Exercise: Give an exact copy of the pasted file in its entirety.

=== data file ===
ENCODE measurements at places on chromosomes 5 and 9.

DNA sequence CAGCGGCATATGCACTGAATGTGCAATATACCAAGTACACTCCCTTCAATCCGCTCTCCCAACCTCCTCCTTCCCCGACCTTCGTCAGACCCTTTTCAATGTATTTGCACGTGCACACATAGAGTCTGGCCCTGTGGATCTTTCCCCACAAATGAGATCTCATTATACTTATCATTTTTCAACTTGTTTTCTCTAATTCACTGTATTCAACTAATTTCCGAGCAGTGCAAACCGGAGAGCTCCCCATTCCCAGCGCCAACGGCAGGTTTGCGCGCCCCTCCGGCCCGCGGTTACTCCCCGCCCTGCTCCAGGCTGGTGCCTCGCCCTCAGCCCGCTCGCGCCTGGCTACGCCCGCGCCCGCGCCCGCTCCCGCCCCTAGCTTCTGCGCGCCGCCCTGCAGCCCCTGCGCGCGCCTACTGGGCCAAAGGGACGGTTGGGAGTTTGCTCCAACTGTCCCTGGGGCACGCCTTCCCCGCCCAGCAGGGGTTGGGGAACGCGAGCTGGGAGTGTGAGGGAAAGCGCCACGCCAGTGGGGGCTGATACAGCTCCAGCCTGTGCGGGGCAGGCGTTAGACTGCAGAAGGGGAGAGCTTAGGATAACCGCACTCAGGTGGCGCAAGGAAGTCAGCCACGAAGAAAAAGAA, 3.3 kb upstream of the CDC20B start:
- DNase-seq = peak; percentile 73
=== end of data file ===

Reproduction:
ENCODE measurements at places on chromosomes 5 and 9.

DNA sequence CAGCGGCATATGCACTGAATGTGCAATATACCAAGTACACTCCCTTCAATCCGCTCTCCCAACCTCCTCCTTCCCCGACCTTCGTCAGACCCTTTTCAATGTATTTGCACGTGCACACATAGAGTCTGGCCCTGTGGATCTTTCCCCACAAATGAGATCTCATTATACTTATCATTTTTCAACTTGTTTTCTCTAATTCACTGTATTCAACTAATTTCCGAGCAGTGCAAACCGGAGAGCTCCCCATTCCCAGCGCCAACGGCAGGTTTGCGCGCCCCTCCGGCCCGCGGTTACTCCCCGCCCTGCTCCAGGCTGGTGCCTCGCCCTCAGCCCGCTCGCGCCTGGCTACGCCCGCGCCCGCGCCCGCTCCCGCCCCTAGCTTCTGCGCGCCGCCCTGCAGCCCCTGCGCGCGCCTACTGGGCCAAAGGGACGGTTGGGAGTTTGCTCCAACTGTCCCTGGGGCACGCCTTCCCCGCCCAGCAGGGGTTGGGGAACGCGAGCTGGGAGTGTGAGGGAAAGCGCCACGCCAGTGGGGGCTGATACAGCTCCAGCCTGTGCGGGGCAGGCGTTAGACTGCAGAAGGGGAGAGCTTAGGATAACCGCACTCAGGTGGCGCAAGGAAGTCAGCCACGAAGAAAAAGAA, 3.3 kb upstream of the CDC20B start:
- DNase-seq = peak; percentile 73